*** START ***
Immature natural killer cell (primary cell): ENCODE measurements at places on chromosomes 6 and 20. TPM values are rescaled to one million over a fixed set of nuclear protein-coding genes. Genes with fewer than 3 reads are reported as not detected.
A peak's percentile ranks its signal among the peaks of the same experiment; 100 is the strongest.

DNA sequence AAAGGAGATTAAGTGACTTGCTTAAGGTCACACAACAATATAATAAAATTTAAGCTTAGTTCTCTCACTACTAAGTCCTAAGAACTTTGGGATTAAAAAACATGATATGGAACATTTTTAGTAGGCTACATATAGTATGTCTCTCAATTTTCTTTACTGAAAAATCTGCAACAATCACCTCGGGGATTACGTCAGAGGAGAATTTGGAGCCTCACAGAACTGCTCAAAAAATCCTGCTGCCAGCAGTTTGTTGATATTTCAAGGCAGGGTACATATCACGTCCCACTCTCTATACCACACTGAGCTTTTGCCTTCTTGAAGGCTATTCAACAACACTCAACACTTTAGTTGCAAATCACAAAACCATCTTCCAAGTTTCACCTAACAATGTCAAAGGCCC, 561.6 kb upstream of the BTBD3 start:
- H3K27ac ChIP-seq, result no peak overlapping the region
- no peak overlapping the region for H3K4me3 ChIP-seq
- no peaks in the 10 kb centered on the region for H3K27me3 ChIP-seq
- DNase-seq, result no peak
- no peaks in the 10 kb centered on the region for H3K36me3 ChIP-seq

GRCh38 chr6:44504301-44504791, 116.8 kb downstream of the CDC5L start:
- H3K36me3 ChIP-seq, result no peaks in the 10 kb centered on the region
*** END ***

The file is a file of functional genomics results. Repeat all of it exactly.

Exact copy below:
Immature natural killer cell (primary cell): ENCODE measurements at places on chromosomes 6 and 20. TPM values are rescaled to one million over a fixed set of nuclear protein-coding genes. Genes with fewer than 3 reads are reported as not detected.
A peak's percentile ranks its signal among the peaks of the same experiment; 100 is the strongest.

DNA sequence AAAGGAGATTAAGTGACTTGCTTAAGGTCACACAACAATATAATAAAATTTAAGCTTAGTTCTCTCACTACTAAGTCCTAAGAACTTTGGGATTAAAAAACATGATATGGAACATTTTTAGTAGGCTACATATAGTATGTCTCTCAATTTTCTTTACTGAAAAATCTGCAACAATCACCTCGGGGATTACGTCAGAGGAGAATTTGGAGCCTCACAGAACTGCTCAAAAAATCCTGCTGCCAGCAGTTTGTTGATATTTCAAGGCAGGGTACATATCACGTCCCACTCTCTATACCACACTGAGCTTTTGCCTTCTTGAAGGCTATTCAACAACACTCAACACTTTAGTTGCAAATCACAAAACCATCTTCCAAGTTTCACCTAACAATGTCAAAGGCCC, 561.6 kb upstream of the BTBD3 start:
- H3K27ac ChIP-seq, result no peak overlapping the region
- no peak overlapping the region for H3K4me3 ChIP-seq
- no peaks in the 10 kb centered on the region for H3K27me3 ChIP-seq
- DNase-seq, result no peak
- no peaks in the 10 kb centered on the region for H3K36me3 ChIP-seq

GRCh38 chr6:44504301-44504791, 116.8 kb downstream of the CDC5L start:
- H3K36me3 ChIP-seq, result no peaks in the 10 kb centered on the region